The British Army no longer fields any serviceable AS-90 self-propelled artillery guns, after all units were donated to the Ukrainian Military, leaving the future of the service’s artillery regiments in question. The local paper The Sun was among several sources to highlight regarding the consequences: “The decision to give them away has stripped two Royal Artillery regiments, based on Salisbury Plain, Wilts, of all their working weapons… If gunners don’t have guns we can’t fight, we can’t train.” Produced from 1992-1995, the Vickers AS-90 was operated solely by two Royal Artillery Regiments before the outbreak of the Russian-Ukrainian War, and saw combat solely in the U.S.-led invasion of Iraq in 2003 and subsequent occupation. The 155mm guns were produced on a small scale, and have very mediocre ranges, but are compatible with ammunition from across other NATO members. Ukraine by contrast primarily operated 152mm artillery before receiving a wide range of Western guns as aid. Supplies of Western artillery have had only a limited impact due to the massive scale that Ukraine already fielded these assets before the war began, in far greater numbers than any other European country, with the Ukrainians deploying one gun for every 85 troops compared to one for every 235 troops the much smaller British Army.
As artillery has played an unexpectedly central role in the Ukrainian theatre, 155mm systems have been supplied from across the Western world ranging from the German Panzerhaubitze 2000 to the immobile American M777, although German weapons in particular have been singled out for their poor quality and lack of reliability. Military leaders among Eastern Ukrainian separatist forces supported by Russia have warned that guided artillery ammunition being provided for NATO-supplied guns, namely the M982 Excalibur, pose a leading threat to their positions on the Donbas frontlines, with compatibility with such munition types providing Western artillery assets with an important edge over Soviet ones. Ukraine’s Soviet artillery stockpiles date back to the 1980s, and thus lack access to modern guided types. Guided munitions are made effective by the vast network of several hundred NATO satellites bolstering the Ukrainian war effort, which provide key intelligence and targeting data.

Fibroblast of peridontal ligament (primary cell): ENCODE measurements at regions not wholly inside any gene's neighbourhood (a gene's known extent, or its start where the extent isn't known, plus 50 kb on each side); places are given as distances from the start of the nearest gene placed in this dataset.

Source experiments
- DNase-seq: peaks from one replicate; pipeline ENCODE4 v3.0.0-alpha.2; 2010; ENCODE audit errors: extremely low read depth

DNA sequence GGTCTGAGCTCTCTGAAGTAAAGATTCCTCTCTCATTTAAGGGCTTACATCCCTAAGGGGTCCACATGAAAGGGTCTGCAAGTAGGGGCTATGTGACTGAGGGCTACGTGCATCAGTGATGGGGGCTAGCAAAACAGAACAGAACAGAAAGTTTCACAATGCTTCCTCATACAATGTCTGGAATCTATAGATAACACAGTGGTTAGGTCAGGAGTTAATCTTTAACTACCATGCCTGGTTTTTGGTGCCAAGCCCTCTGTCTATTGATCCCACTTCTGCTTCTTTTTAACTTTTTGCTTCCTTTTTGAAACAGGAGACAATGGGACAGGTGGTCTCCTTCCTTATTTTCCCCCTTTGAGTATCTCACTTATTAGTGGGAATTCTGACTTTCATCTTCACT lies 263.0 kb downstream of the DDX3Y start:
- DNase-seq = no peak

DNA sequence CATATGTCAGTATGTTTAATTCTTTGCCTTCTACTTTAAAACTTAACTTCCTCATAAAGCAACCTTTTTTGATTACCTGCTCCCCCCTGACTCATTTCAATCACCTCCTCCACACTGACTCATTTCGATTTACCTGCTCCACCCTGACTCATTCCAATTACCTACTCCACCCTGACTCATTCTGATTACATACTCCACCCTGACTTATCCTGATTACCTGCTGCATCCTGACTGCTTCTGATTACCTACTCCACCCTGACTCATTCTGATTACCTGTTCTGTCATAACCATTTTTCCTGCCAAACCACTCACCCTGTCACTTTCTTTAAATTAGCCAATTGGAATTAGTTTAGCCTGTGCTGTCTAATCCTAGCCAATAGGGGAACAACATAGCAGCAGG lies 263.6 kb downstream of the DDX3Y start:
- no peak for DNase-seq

Ukraine has quickly seen its supplies of 152mm artillery depleted, with this caliber produced primarily in Russia and North Korea, where by contrast 155mm weapons can be resupplied by its Western security partners. This has led to the expectation that the portion of Ukrainian artillery forces using 155mm guns will continue to grow with time to reflect the country’s post-2014 geopolitical alignment with NATO. The erosion of NATO members’ military stockpiles due to the massive scale of arms supplies to Ukraine has been cause for considerable controversy, with the ammunition reserves of several members having fallen below minimum safety levels as a result. Indeed, the former head of the British Joint Forces Command General ret. Richard Barrons, was among those to stress that “years of cuts to ammunition production mean that, for some types of key weapons, the Army would run out in a busy afternoon,” and that Britain was “barely tier two” military power largely as a result. Russia has reportedly faced similar issues with artillery ammunition supplies, with American sources claiming that its frontline units are now supplied with North Korean artillery rounds which are from compatible 152mm calibers.